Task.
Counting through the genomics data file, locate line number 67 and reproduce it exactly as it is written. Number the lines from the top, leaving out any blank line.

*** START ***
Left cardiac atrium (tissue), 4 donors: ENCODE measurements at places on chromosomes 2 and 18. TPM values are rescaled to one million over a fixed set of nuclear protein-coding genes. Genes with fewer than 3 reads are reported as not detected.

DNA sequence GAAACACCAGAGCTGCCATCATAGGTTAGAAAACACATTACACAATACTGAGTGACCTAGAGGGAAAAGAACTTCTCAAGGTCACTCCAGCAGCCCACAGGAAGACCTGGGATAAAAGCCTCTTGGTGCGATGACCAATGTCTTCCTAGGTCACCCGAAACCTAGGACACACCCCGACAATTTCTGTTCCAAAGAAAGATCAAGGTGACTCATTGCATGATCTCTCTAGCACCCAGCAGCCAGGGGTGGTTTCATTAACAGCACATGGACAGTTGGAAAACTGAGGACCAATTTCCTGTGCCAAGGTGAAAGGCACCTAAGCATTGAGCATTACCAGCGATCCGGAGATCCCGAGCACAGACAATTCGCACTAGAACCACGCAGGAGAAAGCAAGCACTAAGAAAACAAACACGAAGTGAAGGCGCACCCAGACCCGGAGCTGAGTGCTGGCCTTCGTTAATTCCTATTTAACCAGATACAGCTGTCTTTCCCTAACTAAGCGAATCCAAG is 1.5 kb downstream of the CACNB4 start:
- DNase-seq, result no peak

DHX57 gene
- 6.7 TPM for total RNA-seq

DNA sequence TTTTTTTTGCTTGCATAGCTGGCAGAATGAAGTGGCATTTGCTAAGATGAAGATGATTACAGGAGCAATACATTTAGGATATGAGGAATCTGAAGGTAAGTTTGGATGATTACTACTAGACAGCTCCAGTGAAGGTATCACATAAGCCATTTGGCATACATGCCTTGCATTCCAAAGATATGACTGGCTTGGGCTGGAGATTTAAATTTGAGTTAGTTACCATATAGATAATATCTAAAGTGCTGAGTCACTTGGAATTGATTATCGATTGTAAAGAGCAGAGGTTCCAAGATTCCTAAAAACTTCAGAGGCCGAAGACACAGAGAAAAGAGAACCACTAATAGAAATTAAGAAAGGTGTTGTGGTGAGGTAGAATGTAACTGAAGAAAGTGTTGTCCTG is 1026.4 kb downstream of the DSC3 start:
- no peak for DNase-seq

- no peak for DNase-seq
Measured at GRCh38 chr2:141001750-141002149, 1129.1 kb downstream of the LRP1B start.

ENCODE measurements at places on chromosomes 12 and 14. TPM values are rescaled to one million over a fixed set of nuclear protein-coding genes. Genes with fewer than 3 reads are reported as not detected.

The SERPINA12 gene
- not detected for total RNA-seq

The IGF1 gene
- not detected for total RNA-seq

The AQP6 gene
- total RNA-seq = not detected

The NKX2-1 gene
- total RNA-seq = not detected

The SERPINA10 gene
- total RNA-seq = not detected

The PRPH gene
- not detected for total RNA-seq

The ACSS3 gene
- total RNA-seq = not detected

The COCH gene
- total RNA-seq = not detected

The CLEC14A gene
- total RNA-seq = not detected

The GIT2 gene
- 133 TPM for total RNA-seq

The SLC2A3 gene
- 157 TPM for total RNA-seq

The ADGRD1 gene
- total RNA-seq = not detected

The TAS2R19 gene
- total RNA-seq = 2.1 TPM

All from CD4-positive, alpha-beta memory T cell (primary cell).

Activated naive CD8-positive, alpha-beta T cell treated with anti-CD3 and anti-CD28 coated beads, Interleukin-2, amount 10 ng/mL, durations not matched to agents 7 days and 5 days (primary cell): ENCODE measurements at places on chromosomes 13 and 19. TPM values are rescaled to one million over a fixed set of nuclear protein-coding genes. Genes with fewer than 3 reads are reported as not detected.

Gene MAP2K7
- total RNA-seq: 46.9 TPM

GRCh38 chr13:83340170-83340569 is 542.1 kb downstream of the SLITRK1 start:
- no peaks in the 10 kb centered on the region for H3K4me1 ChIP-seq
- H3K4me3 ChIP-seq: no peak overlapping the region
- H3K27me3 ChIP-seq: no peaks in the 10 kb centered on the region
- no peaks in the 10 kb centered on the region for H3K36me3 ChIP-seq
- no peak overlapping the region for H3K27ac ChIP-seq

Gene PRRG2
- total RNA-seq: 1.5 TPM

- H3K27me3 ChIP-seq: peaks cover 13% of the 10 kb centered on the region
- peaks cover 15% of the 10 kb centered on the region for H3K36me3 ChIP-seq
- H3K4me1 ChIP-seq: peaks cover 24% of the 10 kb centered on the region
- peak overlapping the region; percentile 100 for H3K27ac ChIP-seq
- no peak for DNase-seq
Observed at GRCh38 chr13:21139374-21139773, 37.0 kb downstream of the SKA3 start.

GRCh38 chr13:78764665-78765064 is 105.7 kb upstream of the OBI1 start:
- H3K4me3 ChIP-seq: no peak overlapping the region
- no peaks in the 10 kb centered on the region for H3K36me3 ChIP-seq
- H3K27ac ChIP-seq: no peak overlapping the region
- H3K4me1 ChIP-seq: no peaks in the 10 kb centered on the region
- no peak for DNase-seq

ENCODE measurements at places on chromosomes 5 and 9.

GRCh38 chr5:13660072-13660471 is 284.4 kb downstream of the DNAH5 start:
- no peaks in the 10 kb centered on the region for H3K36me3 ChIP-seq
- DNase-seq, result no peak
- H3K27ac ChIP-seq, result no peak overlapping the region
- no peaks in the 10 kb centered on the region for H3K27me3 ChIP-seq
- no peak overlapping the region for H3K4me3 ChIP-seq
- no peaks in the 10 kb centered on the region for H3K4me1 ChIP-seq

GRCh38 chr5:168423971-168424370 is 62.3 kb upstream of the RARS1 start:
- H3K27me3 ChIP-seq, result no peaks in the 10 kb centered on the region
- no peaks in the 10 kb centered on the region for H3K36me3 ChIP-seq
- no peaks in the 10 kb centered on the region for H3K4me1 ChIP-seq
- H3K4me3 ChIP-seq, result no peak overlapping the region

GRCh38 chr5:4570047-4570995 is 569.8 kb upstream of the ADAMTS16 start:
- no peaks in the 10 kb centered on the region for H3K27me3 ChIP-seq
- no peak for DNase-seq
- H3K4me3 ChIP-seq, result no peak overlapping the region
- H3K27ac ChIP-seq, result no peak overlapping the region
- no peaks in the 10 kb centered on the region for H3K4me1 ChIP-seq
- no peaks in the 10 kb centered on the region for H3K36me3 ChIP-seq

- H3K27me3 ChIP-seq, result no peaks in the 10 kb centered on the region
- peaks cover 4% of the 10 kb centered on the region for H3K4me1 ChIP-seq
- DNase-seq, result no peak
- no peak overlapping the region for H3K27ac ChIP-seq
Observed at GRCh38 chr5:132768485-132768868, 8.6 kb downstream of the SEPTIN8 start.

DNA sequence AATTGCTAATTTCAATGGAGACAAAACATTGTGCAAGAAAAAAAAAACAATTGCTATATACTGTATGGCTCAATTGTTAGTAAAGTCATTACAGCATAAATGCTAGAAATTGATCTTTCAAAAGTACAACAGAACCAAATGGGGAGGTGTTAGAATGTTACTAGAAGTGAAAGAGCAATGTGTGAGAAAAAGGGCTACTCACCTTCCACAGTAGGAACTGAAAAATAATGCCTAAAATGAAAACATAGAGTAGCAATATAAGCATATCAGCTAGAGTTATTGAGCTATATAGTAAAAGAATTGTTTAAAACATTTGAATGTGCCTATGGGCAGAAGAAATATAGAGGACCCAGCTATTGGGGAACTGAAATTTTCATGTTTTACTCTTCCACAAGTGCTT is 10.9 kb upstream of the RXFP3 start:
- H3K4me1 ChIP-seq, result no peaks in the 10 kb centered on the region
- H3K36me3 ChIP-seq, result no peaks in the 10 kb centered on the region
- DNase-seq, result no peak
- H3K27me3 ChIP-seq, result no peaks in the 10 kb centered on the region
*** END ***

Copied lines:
- no peak overlapping the region for H3K4me3 ChIP-seq